Dec. 19 (Bloomberg) -- Chinese corporate earnings are set to climb as much as 10 percent next year as the world’s second-biggest economy emerges from its slowdown and more people move to cities, Russell Investments says.
Companies that can benefit from an increase in domestic consumption may post even greater growth, Gustavo Galindo, who helps manage $8 billion of emerging-market equities for Russell in New York, said in a phone interview yesterday.
“What you have is more and more people joining into the middle class and that trend is very likely to continue,” Galindo said. “When the economy improves, they have to buy more goods and services and they are the ones that will be pushing consumer companies to better profits.”
Goldman Sachs Group Inc. raised its fourth-quarter and 2013 economic growth forecasts for China yesterday to account for gains in production, after data last week showed industrial output climbing the most in eight months in November. Retail sales last month also rose at the fastest pace since March, adding to signs the economy is emerging from a slowdown that started in the first quarter of 2011.
The Russell Emerging Markets Fund that Galindo oversees has returned 16 percent this year, beating 43 percent of its peers. The MSCI Emerging Markets Index has returned 18 percent, while the Shanghai Composite Index of domestic Chinese shares posted a return of 0.9 percent, data compiled by Bloomberg show.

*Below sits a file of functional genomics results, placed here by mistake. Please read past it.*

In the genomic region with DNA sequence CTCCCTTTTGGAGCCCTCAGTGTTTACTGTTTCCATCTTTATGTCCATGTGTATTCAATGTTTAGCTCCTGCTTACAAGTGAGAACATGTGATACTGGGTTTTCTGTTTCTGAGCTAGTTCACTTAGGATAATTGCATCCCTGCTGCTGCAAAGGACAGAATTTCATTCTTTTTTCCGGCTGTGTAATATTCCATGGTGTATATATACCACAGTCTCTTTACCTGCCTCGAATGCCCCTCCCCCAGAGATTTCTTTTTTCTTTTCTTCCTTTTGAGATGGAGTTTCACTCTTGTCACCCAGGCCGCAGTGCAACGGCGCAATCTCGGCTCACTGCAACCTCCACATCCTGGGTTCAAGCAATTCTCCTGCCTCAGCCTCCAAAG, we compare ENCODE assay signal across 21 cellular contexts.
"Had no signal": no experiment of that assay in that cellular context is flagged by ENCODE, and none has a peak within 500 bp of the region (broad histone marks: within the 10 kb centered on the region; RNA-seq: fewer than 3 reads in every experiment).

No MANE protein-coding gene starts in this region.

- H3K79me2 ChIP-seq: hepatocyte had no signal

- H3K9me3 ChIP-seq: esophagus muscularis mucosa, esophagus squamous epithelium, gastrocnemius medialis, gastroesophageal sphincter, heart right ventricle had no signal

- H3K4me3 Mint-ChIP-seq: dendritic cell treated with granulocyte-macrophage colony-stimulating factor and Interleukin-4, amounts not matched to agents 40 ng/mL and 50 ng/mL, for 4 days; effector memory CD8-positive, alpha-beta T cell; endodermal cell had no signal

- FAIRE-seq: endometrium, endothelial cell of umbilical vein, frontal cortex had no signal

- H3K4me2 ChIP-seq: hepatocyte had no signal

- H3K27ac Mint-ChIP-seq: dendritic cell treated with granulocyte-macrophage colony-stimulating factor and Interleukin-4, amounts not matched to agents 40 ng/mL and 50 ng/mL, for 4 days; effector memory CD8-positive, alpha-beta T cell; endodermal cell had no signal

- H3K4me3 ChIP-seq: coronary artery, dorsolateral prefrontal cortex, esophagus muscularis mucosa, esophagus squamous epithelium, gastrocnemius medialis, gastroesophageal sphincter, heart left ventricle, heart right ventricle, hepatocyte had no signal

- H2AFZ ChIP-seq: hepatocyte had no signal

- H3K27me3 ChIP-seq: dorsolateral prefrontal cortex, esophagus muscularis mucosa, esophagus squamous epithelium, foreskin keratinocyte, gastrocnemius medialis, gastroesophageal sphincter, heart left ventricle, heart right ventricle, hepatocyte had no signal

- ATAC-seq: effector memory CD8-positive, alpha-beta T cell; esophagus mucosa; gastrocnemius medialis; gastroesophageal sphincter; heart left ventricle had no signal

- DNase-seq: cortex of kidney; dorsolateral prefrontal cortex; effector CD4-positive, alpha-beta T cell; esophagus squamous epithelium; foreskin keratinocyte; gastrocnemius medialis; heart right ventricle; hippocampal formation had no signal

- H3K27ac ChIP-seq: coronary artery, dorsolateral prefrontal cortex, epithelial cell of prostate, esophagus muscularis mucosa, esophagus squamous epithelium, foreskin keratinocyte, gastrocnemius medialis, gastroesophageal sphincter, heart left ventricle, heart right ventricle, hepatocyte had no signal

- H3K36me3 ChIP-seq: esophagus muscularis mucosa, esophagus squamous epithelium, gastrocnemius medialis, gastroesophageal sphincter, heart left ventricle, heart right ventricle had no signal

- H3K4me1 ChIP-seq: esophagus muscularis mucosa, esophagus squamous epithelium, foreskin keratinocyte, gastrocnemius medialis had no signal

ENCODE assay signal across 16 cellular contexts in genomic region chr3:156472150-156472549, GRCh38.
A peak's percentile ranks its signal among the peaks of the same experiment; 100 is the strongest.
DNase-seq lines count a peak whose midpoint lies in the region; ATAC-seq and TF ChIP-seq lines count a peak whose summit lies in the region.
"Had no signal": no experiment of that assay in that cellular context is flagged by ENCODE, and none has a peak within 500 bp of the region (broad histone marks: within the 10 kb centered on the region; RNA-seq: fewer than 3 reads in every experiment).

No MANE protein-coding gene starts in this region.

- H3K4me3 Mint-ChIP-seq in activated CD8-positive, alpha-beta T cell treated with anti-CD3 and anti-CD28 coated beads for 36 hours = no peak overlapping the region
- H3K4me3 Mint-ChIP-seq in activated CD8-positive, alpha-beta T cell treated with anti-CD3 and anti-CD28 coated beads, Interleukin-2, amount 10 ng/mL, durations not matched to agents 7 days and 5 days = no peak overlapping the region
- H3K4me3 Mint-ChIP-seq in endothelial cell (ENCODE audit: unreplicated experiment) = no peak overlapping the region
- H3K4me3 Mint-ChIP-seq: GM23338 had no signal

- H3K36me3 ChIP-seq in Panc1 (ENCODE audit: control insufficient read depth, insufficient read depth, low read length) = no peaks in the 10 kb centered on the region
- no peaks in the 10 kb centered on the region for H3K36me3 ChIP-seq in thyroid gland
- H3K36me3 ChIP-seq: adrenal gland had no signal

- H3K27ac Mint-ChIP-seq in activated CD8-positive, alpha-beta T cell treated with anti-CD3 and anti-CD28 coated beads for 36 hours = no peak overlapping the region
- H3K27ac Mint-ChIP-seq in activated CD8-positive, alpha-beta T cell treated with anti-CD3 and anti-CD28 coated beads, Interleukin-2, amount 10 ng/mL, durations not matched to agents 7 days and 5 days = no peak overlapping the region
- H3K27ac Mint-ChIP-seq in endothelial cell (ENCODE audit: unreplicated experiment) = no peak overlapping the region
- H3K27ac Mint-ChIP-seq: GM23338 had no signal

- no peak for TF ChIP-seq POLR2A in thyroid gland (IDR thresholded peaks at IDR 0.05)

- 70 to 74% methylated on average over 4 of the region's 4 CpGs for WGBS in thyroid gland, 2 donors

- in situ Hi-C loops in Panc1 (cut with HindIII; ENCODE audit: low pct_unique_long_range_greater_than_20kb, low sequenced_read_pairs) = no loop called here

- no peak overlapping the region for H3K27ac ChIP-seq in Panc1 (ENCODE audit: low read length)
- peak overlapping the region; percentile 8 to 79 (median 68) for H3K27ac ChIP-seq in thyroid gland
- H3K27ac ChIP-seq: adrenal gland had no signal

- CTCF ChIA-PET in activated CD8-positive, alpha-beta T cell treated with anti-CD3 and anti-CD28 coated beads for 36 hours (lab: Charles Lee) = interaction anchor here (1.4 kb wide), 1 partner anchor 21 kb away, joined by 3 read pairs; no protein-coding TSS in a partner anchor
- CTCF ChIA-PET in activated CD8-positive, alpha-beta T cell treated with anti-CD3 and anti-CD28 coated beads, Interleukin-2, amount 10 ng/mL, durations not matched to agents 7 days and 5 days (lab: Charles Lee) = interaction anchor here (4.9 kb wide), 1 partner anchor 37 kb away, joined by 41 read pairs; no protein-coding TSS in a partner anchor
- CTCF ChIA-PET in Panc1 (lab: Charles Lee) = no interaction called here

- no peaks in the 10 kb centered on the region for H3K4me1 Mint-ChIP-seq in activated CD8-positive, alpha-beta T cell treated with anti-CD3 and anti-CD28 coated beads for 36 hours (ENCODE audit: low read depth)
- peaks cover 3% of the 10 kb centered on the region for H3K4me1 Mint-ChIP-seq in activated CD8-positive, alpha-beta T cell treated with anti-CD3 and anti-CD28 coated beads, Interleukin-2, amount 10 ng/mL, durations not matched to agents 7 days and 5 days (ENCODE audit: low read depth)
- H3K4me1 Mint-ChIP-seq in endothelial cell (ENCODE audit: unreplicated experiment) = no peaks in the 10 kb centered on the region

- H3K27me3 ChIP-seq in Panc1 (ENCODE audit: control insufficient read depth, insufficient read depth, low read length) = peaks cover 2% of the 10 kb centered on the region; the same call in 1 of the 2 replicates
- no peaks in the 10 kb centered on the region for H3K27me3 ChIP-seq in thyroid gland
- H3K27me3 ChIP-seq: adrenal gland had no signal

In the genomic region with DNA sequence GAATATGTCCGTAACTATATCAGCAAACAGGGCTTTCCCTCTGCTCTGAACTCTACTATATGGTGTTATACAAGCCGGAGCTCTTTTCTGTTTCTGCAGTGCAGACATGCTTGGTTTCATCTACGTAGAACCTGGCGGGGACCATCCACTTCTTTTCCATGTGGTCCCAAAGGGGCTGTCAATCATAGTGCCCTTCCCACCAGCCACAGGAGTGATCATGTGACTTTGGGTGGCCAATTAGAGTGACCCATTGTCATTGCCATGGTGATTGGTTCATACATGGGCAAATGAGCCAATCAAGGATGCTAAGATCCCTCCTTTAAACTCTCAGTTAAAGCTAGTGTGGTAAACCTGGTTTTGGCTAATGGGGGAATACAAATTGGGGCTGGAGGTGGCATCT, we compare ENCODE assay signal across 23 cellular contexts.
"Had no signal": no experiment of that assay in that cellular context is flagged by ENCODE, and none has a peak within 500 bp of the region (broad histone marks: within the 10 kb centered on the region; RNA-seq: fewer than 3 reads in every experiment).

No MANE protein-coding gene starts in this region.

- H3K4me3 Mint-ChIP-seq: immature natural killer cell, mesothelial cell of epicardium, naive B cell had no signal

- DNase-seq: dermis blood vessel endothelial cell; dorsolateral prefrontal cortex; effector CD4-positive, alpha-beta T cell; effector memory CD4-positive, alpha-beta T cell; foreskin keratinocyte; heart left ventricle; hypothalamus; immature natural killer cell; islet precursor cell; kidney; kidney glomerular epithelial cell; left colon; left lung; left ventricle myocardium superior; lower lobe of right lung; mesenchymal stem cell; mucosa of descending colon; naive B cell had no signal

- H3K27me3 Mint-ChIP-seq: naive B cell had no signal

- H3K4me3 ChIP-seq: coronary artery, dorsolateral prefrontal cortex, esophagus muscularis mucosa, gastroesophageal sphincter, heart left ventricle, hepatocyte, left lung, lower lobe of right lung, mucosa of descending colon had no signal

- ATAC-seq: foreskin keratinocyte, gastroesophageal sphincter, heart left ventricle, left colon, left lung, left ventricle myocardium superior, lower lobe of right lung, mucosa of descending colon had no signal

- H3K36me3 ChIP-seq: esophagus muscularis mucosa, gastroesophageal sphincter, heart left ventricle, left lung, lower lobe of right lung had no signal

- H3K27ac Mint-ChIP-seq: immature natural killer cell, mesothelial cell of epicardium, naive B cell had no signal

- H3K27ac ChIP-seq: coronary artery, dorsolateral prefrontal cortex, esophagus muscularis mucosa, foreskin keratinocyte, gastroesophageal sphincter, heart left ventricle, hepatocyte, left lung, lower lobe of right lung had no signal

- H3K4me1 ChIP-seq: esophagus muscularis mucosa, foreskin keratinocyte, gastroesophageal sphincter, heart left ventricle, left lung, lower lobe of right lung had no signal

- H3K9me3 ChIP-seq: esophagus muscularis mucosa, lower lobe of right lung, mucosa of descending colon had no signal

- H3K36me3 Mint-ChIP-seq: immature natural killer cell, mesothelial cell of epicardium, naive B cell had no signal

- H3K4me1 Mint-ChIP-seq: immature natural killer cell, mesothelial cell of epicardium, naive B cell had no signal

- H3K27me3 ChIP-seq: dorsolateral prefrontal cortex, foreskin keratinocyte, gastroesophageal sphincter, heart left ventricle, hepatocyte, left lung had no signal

The average earnings per share of companies in Hong Kong’s Hang Seng China Enterprises Index grew 4.3 percent in the 2012 fiscal year, data compiled by Bloomberg show. EPS growth for the Shanghai Composite was 17 percent.
Chinese policy makers have set an initial growth target of 7.5 percent for 2013, the same as for 2012, according to two bank executives and a regulatory official briefed on the matter who asked not to be identified because they aren’t authorized to disclose the information.
The country’s new leaders have pledged to support greater urbanization, with as many as 300 million people moving from the countryside by 2030, to join 600 million already living in cities, the Organization for Economic Cooperation and Development estimates show.
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